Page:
It was discovered, however, that the difficulties inherent in this situation could be readily nullified in a very simple fashion. The main element in the solution is the provision of a spreader plate 56 which is mounted in a manner which may be described as self-locating.
The plate 56 is illustrated by itself in FIG. 4, wherein it can be seen that the outline is rather different from that of the end support plates 22 and 24. However, it is so arranged that when bearings 57 midway of the lengths of the rolls are mated with the four slots 58 in the plate periphery, they will bear the same spacial relationships to each other as exist between the roll bearings at either end plate. In addition the central opening 60 which receives the cylinder 30 is not altogether enclosed by the plate, but communicates with the exterior at one point by a throat 74 to permit access of the original and copy sheets to the surace of the cylinder. A slot 62, which communicates with the central opening 60, is provided to accomodate the tie bar 26 which connects the two end support plates. There is also provided a tongue 64 projecting from one end of the spreader plate 56, namely that side which coooperates with the rolls 36 and 38. As seen in FIG. 3, this tongue projects loosely through an opening 66 in an elongate extruded member 68 which extends between the end plates 22 and 24 and serves as the feed table for guiding sheets into the exposure device 20. A retaining member, for example the cotter key 70, extends through an opening 72 in the tongue 64 and serves to retain the spreader plate in proper position with respect to one axis of orientation as will presently appear.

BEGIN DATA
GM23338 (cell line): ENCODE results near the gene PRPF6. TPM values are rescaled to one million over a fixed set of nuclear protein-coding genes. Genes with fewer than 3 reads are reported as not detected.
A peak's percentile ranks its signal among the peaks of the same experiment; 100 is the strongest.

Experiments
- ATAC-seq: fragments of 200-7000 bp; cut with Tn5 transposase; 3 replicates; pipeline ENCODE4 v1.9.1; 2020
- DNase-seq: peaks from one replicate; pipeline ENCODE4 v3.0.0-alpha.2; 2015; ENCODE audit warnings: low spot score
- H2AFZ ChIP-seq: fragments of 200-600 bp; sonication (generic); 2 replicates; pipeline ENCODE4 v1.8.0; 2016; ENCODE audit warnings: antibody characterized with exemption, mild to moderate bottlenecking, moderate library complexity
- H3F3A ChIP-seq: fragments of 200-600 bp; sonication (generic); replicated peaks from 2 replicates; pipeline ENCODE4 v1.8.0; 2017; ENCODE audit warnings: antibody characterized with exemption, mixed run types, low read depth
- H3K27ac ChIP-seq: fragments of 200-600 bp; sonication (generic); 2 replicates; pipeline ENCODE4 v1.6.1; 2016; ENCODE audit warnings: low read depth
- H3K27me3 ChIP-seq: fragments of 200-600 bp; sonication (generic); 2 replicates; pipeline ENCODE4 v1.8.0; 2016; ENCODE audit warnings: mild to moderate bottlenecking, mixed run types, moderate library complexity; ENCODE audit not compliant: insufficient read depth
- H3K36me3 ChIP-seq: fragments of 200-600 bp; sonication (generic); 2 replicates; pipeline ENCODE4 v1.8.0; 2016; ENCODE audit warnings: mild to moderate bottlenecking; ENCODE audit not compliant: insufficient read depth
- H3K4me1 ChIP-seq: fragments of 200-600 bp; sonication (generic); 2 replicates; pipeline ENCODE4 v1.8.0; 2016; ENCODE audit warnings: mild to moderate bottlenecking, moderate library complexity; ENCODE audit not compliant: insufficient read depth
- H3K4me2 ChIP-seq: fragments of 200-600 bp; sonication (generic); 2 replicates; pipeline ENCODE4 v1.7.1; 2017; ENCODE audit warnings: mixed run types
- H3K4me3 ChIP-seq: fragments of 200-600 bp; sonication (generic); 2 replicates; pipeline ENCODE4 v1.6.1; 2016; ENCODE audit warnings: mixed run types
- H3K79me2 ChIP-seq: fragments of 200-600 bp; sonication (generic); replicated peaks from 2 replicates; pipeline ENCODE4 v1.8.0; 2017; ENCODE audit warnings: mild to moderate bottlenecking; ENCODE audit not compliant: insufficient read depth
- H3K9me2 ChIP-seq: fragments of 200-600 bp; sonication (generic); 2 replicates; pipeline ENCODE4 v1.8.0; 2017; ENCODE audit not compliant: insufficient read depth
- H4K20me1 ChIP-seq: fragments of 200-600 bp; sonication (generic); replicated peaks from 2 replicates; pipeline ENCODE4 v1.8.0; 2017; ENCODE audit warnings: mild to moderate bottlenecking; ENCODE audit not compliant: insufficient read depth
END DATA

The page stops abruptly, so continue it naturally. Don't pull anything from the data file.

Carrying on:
To summarize, the spreader plate is situated in the overall assembly at a location which provides no rigid frame-associated datum surface to which it can be handily attached. Its primary function is to keep the central portions of the rollers spread into an array having the proper spacial relationship about the cylinder 30 and to prevent their bowing so as to converge upon the cylinder.